Lebanese Youth & Media Focus of IPJ Director’s Berlin Talk

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IPJ director Magda Abu-Fadil speaking on Lebanese youth and media at German Foreign Ministry in Berlin.

Abu-Fadil with Hala Hashish, president of Egypt’s Nile TV, near Berlin’s Brandenburg Gate.

Telephone FM (Radio Baghdad) studio in Berlin broadcasting to Iraq.

Participants at German–Arab Media Dialogue in Berlin.

Abu-Fadil in Deutsche Welle’s Arabic programs TV studio.

The Institute for Foreign Cultural Relations, under the auspices of the German Foreign Ministry, invited Institute for Professional Journalists director Magda Abu-Fadil to speak on Lebanese youth and the media at a conference on the German-Arab Media Dialogue at the ministry in Berlin.

The November 29–30, 2004, event grouped media experts and young people from Egypt, Morocco, Tunisia, Qatar, Jordan, Mauritania Palestine, Kuwait, the UAE, Libya, Saudi Arabia, Syria, Yemen, and Lebanon, as well as academics and government officials from Germany, Switzerland and Norway.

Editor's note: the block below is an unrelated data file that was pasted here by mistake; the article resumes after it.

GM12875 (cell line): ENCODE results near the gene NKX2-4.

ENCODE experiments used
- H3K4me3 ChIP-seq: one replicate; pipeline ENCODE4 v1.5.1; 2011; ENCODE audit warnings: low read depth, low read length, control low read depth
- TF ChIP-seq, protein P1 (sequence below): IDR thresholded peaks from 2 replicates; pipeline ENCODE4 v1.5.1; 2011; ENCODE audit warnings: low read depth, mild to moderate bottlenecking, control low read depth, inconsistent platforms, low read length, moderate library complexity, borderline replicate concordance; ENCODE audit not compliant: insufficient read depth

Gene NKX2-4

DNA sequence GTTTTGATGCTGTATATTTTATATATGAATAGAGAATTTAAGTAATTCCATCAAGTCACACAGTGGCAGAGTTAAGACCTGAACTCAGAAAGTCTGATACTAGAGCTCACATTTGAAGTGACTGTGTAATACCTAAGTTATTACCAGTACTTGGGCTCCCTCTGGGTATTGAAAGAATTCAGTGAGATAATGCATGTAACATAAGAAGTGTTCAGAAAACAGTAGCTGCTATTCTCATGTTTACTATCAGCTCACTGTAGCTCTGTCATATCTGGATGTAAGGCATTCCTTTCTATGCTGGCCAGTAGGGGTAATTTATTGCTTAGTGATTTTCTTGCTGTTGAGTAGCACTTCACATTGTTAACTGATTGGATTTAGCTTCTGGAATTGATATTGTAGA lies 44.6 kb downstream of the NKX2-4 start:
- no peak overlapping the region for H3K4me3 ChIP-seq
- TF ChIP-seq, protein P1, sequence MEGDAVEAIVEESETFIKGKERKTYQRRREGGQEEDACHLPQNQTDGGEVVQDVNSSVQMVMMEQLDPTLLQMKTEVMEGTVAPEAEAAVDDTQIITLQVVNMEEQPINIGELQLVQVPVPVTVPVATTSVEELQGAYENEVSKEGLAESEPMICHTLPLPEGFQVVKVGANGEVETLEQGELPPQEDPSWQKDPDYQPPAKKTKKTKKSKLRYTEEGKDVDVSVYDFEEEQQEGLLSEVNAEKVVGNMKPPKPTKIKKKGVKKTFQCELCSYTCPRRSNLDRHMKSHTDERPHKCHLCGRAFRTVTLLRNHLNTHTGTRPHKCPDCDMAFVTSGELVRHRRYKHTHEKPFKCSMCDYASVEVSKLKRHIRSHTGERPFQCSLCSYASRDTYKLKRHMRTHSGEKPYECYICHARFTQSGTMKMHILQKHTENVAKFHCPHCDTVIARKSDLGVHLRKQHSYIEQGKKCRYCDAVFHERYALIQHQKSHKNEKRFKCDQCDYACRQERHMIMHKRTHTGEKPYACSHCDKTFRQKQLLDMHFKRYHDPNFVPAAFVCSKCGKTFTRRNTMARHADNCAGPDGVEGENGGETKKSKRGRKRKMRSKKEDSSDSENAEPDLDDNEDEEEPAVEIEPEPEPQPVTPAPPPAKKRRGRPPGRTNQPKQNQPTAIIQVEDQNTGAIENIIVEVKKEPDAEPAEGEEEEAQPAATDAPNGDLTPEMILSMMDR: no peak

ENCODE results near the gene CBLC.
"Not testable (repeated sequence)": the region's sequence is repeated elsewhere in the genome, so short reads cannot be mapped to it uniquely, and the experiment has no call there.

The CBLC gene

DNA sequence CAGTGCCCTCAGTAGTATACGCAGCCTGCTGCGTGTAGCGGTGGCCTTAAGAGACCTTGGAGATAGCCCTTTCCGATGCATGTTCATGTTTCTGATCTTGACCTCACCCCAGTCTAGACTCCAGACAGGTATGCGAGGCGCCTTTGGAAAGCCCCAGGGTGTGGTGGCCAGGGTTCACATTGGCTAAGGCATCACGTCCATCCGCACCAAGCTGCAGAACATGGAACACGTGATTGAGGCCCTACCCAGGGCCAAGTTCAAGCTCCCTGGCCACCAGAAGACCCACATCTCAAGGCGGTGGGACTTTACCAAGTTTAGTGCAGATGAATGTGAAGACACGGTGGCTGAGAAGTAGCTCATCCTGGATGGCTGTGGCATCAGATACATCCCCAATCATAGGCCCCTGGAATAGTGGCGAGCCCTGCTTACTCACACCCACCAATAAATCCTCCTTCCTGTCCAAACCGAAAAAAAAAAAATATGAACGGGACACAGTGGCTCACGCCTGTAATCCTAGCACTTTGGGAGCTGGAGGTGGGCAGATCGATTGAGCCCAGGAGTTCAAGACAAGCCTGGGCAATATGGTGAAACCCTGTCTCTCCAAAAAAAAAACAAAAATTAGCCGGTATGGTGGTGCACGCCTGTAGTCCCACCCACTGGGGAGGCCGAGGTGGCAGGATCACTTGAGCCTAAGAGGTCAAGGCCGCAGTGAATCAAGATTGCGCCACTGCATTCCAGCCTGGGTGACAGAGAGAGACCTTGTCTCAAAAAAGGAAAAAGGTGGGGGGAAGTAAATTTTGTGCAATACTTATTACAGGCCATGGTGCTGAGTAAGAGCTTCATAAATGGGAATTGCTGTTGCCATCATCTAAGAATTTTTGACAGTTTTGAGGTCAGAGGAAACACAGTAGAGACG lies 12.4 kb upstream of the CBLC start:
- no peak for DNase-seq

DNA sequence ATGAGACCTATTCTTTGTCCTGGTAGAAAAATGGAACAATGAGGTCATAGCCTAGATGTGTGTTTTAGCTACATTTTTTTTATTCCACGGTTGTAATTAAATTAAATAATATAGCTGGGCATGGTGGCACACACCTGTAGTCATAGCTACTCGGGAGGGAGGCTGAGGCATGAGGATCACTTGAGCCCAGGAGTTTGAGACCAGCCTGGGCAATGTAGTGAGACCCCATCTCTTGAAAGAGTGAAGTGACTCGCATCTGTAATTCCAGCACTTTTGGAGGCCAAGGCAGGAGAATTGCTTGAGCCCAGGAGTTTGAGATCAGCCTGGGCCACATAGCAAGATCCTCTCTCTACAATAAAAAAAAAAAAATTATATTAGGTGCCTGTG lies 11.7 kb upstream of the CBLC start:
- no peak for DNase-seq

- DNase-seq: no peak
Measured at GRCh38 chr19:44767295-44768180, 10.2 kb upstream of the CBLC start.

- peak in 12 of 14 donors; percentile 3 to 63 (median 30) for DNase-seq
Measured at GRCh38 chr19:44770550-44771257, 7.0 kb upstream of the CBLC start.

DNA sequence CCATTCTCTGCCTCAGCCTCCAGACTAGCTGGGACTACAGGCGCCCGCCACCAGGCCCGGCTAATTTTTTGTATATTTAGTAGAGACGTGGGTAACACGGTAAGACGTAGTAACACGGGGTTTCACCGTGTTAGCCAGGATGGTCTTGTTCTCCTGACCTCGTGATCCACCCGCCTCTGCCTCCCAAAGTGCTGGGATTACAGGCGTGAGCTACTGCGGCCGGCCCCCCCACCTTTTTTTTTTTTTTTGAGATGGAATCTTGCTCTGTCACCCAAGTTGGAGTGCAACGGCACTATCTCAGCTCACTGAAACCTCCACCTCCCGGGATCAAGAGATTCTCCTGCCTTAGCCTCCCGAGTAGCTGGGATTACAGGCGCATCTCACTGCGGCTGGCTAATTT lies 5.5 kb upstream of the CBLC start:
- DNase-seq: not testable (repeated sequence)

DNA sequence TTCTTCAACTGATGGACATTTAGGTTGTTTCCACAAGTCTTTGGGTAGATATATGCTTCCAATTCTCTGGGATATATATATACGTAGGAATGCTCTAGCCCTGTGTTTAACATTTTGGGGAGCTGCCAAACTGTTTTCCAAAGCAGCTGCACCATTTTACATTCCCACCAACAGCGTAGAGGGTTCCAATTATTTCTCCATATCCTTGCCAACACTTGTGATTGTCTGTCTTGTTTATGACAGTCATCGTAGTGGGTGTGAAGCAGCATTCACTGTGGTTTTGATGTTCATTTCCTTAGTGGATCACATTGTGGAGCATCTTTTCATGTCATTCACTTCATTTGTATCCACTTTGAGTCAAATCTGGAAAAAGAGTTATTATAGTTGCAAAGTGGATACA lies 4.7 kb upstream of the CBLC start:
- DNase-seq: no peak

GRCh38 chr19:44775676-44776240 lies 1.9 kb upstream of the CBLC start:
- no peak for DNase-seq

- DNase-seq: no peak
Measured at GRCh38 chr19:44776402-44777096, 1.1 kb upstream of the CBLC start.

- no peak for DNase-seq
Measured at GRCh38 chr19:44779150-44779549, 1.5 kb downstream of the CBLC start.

Abu-Fadil’s paper addressed the issue of “Lebanese Youth & the Media: Social & Political Influences,” (PDF) by focusing on the impact of print and broadcast outlets and how they shape young people’s views of politics in their country. The paper also pinpointed nonchalance by a large segment of the youth population, triggered, in great measure, by exposure to political rhetoric packaged for political figures — not average citizens — and, to an overdose of entertainment and fantasy-modeled shows.

The presentation also made reference to Lebanon’s 15-year civil war and its social and political influences on young people’s viewing, listening and reading habits.

While in Berlin, Abu-Fadil also visited the offices and studios of Telephone FM (Radio Baghdad) which broadcasts programs to Iraqis. The three-day trip included a tour of the German government-financed Deutsche Welle TV’s Arabic programs department which is expanding its operations. Deutsche Welle is the German equivalent of the BBC and broadcasts radio and TV programs in 30 languages.

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